Photo taken from the bridge of HMS Victorious - convoy escort to Murmansk, Russia, May 1944.Ship's Photographer - HMS Victorious
Aerial View of destruction of the German ship Tirpitz, at the Alten Fjord, Norway, April 1944. Photo taken during reconnaissance mission departing from HMS Victorious.HMS Victorious
Fleet of Aircraft carners in Leyte, Philippines: HMS Formidable, HMS Stricker, HMS Infatigable, HMS Illustrious. Photo taken from the HMS Victorious, March 1944.HMS Victorious
Pilot Sub-Lieutenant J.B. Gass lifted of after being rescued at sea. His corsair aircraft was shot down during a raid on Japan, April 16, 1945.John Harmer
Photo of impact from kamikaze, taken by ship's photographer aboard HMS Victorious, April 1st, 1945.Ship's Photographer - HMS Victorious
"And I’ve got a picture of the few moments before it crashed on the side of the ship. It didn’t hit the ship, it was on the side of the ship and terrific, great spray went up."
The fleet were going to be relieved to go and help the American fleet, when we were operating as a British unit from Ceylon [now Sri Lanka]. But then when Admiral Montbatton came onboard, he showed us this horrific film of these Japanese suicide bombers crashing into the decks of the ships. We just couldn’t believe it, but I don’t know why, but it didn’t seem to strike fear into me, but it gave me an idea that hey, we were going to get a pounding like that. But there was a certain amount of satisfaction, we felt, because aircraft carriers had a sheet of four inch steel over the decks where the aircraft landed, but the American ships had wood. So that when the suicide bombers hit the ship, of course it caused a hell of a lot of damage. But we really sustained very little damage from the kamikaze trips.
We had three or four hit us. The first one just missed us, it dived and it went into the water on the side of the ship and just about sprayed us with seawater. What they used to do is they used to fly a little above the water, about 20 feet above the water, then go up into the air. They did this because they could come in under the screen and wouldn’t be picked up by radar. And then when they were a certain distance from the ship, they’d go up into the air, climb right up and then dive straight down towards the ship. Well, the first time it happened to us, our captain was up there and he was watching this aircraft coming down and suddenly, it’s hardly believable, but slow moving aircraft carrier could dodge this aircraft, but it did. And I’ve got a picture of the few moments before it crashed on the side of the ship. It didn’t hit the ship, it was on the side of the ship and terrific, great spray went up.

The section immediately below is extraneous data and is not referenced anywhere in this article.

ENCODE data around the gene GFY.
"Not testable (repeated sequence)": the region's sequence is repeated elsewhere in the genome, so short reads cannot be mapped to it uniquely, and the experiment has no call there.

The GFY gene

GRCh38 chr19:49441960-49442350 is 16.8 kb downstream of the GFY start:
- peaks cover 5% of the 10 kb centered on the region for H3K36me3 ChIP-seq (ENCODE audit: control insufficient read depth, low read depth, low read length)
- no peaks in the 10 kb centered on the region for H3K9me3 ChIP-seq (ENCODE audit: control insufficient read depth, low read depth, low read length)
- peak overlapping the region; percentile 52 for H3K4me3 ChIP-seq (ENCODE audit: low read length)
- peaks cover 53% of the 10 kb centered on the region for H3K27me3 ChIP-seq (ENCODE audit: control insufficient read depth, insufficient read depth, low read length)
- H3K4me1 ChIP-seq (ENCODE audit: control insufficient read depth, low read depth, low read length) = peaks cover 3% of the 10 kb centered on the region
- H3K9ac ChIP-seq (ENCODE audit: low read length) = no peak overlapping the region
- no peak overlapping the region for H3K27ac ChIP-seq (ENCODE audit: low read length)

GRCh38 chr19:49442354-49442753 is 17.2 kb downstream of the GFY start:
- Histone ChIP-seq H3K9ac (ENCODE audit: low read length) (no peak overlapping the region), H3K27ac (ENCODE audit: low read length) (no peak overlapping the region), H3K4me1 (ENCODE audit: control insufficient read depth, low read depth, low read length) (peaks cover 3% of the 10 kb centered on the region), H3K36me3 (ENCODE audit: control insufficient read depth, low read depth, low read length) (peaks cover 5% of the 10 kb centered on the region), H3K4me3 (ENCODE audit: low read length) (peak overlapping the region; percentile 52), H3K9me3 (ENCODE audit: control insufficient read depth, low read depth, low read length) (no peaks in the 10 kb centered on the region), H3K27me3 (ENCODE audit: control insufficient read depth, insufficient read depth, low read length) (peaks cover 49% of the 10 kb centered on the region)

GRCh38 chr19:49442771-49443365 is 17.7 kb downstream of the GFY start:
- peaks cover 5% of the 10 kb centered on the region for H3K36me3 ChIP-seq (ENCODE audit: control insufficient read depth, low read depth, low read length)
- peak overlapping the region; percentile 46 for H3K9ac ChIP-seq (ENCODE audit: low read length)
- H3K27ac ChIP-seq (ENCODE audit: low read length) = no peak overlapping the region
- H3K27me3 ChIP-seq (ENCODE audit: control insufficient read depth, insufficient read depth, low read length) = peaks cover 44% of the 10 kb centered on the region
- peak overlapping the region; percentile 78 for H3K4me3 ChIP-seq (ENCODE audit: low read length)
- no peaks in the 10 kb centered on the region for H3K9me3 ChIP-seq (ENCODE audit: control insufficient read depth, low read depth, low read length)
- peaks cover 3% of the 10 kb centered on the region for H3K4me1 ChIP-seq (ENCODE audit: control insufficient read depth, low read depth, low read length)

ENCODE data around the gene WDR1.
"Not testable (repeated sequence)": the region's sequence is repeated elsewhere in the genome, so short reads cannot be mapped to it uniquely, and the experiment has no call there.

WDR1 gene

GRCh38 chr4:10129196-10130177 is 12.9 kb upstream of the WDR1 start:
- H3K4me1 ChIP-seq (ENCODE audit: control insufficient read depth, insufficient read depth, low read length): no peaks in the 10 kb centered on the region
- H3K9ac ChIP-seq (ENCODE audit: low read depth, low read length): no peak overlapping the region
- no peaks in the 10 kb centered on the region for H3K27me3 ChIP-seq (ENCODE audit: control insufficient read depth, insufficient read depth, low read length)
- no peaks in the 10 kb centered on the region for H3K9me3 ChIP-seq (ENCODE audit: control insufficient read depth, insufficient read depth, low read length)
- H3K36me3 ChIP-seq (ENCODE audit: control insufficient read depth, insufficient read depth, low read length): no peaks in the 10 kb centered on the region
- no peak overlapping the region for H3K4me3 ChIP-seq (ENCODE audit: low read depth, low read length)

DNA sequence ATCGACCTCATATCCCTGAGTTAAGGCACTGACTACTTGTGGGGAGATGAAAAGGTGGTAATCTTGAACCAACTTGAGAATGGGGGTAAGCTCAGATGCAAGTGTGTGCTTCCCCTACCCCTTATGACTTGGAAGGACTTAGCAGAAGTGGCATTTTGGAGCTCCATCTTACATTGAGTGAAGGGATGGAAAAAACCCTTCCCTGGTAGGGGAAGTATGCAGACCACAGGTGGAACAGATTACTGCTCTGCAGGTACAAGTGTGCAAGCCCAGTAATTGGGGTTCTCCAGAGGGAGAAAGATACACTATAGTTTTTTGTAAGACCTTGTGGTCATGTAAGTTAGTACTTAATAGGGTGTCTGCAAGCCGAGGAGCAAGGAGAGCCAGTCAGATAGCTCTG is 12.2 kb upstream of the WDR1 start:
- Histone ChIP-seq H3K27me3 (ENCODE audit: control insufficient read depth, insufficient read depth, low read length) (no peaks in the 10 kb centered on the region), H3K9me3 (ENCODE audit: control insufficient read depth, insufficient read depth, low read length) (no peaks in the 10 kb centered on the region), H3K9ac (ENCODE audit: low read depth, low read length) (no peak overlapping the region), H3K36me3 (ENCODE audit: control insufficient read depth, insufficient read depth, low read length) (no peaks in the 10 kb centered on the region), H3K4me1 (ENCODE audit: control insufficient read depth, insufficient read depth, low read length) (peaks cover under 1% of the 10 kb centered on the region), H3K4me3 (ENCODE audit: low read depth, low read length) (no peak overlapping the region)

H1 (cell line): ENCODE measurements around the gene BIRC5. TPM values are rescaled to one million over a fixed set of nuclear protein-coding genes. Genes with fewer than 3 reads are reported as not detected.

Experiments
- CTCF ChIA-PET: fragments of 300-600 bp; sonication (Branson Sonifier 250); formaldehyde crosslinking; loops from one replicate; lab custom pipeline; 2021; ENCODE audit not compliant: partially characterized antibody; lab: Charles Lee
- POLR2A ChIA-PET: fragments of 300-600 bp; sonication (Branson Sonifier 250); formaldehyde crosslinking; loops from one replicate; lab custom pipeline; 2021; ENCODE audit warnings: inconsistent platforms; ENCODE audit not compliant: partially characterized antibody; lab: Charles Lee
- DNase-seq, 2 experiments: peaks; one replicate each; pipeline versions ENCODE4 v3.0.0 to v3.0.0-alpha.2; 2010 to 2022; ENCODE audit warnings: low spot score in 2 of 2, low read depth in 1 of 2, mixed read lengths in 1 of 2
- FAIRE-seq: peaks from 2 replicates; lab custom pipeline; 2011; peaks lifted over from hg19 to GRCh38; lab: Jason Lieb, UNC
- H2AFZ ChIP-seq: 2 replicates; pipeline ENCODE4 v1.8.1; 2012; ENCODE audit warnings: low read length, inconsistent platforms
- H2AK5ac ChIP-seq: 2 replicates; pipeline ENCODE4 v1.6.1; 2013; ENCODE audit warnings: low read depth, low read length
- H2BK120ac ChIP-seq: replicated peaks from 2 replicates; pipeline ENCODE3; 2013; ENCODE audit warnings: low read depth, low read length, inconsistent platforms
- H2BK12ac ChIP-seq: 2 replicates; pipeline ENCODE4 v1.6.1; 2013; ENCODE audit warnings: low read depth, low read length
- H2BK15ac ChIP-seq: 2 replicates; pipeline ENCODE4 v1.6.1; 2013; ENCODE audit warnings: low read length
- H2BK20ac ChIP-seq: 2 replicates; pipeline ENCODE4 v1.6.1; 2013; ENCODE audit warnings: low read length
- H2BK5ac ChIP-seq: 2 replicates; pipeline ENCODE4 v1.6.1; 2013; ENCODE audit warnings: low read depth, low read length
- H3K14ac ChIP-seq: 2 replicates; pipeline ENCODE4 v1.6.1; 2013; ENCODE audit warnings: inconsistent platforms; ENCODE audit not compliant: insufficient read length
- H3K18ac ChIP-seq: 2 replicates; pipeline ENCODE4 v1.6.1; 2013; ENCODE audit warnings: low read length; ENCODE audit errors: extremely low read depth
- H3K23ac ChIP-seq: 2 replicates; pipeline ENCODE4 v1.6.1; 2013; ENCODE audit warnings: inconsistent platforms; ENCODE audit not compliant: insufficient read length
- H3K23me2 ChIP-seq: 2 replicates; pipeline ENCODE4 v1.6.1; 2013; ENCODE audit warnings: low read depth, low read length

Well, I was inside, I was not conscious of this happening at the time because of the noise that was going on. It didn’t occur to me that there was an aircraft attacking us because we were concerned more about our work of repairing the aircraft. It was such an intense work period for the crews.
Although I might be sounding strange saying this, but yeah, I thought it was exciting, myself, I enjoyed it. If you could say such a thing! The scariest thing to me, at one time, was the fact that they had three asbestos curtains that would be lowered into the hangar that separated the hangar in three places, if a bomb did go off you see, it would cause minimum damage. So these curtains were lowered and when they were lowered, there would be an automatic stream of high pressure water from the roof coming down. If there was an inferno, it would swamp it. But first of all, of course, it would be the inferno. So that was a concern I had once. Of course, it happens only once and after the first time, you’re experienced. Especially you get so tired. Really, we were working 24 hour shifts, sometimes 36 hour shifts. If we had time to sleep on the steel deck in the hangar itself. Most of the time at sea was spent in the hangars repairing the aircraft. The one I really loved, I think, was the American Chance-Vought Corsair, which was a gold wing type of aircraft, very sturdy and very strong, and it did a marvelous job of working the war against the Japanese.